For Animation’s Sake
As an animator, I have found that animation in general is an excellent tool for creating exciting characters, environments, and situations that cannot otherwise be accomplished using traditional film or live actors. For example, Pumbaa from Disney’s “The Lion King” would never have been as endearing if he was an actual filmed warthog, or a guy in a warthog suit. The animation allowed that character to be fully realized, from the anthropomorphic style of the face and facial expressions, to his exploits in capturing and devouring all sorts of insects and icky things.
When I was in school, we were taught never to use animation if something can be accomplished in “live action.” Nowadays, however, “live action” is a pretty loose term. The recent Transformers movie, by Michael Bay, was considered a live action film, even though probably 70% of it was done using computer generated 3D animation. All the Transformers were 3D animated actors, as well as many of the cars and locations. So basically, unless it is an all dialog, independent or modest budget film, you are using animation of some sort no matter what.
So why not just use animation for animation’s sake? Why not animate everything, creating any characters you want looking however you want in any location you want? The answer lies mostly in budget. Why take all this time to draw and create a character when you can have a live actor, who already exists, simply filmed (with a digital camera, wasting no film) for a fraction of the price? Sure, you’ll have to pay the actor (sometimes an exorbitant amount) but in the end it will be less than paying five guys to create the same actor over a period of several months. There’s really no point if all you need is a stand-still, speaking role. Not everybody needs to be jumping across rooftops like Neo in The Matrix or swinging around like Spider-Man.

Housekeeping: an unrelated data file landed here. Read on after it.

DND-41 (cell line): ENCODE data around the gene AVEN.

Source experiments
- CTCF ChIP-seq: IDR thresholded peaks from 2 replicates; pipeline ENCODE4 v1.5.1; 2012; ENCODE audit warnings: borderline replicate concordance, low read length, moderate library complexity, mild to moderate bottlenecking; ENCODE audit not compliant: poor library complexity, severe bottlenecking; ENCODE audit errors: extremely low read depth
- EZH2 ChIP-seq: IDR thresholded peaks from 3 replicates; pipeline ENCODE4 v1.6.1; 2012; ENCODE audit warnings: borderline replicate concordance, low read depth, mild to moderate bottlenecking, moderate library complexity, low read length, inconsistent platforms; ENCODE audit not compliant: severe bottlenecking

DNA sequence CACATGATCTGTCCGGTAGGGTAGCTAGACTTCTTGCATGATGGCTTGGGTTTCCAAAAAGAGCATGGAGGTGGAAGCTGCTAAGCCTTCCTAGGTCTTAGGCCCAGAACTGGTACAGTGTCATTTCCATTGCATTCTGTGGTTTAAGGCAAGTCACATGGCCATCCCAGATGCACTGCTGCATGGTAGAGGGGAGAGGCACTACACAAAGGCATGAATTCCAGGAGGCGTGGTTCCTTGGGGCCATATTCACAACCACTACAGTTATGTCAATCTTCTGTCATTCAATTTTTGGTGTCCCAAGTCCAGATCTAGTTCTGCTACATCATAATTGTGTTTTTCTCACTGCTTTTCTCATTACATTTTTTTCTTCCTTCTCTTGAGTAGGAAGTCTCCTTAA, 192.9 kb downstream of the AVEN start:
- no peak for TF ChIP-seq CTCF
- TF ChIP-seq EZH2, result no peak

But when it absolutely must be squashed, stretched, flung, flattened, whirled about or incinerated, or if it needs to be from space, Middle-Earth, or the toxic waste dumps, you can count on animation, in some form or another, to be there.